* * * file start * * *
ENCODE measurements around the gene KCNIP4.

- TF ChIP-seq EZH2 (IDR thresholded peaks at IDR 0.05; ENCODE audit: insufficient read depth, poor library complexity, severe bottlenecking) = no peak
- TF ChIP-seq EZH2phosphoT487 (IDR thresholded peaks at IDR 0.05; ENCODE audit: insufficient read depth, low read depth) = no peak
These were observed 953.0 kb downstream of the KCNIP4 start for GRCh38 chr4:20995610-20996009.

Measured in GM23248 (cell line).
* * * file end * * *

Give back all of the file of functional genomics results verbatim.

ENCODE measurements around the gene KCNIP4.

- TF ChIP-seq EZH2 (IDR thresholded peaks at IDR 0.05; ENCODE audit: insufficient read depth, poor library complexity, severe bottlenecking) = no peak
- TF ChIP-seq EZH2phosphoT487 (IDR thresholded peaks at IDR 0.05; ENCODE audit: insufficient read depth, low read depth) = no peak
These were observed 953.0 kb downstream of the KCNIP4 start for GRCh38 chr4:20995610-20996009.

Measured in GM23248 (cell line).